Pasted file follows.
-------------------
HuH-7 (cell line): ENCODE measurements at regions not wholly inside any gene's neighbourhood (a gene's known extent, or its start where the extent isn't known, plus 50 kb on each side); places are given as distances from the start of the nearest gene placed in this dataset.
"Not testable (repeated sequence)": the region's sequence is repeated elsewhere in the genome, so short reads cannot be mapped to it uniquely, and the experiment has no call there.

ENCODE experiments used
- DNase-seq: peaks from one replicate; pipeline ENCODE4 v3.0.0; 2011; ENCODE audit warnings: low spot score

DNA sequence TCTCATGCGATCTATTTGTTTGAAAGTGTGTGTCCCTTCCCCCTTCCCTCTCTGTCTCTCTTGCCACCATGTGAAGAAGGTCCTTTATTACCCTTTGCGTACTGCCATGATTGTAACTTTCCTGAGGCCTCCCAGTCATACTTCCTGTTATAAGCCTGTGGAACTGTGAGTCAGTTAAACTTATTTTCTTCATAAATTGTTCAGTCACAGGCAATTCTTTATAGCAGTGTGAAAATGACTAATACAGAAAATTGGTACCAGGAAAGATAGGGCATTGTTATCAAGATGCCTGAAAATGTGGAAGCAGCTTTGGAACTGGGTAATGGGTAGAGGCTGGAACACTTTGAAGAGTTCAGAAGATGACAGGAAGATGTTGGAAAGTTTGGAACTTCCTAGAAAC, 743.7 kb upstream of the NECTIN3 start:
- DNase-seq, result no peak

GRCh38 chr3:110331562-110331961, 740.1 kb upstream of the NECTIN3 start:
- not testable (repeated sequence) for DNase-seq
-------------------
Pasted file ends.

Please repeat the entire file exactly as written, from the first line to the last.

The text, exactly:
HuH-7 (cell line): ENCODE measurements at regions not wholly inside any gene's neighbourhood (a gene's known extent, or its start where the extent isn't known, plus 50 kb on each side); places are given as distances from the start of the nearest gene placed in this dataset.
"Not testable (repeated sequence)": the region's sequence is repeated elsewhere in the genome, so short reads cannot be mapped to it uniquely, and the experiment has no call there.

ENCODE experiments used
- DNase-seq: peaks from one replicate; pipeline ENCODE4 v3.0.0; 2011; ENCODE audit warnings: low spot score

DNA sequence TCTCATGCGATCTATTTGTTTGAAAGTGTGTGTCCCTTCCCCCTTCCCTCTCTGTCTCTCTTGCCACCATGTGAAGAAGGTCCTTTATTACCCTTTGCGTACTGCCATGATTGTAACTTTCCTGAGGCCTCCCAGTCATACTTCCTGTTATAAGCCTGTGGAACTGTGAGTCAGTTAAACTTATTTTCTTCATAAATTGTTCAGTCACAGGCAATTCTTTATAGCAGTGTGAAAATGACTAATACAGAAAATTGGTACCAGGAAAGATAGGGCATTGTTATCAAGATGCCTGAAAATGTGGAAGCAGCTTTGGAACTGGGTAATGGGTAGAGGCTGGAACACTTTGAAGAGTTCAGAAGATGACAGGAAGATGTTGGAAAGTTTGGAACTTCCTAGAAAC, 743.7 kb upstream of the NECTIN3 start:
- DNase-seq, result no peak

GRCh38 chr3:110331562-110331961, 740.1 kb upstream of the NECTIN3 start:
- not testable (repeated sequence) for DNase-seq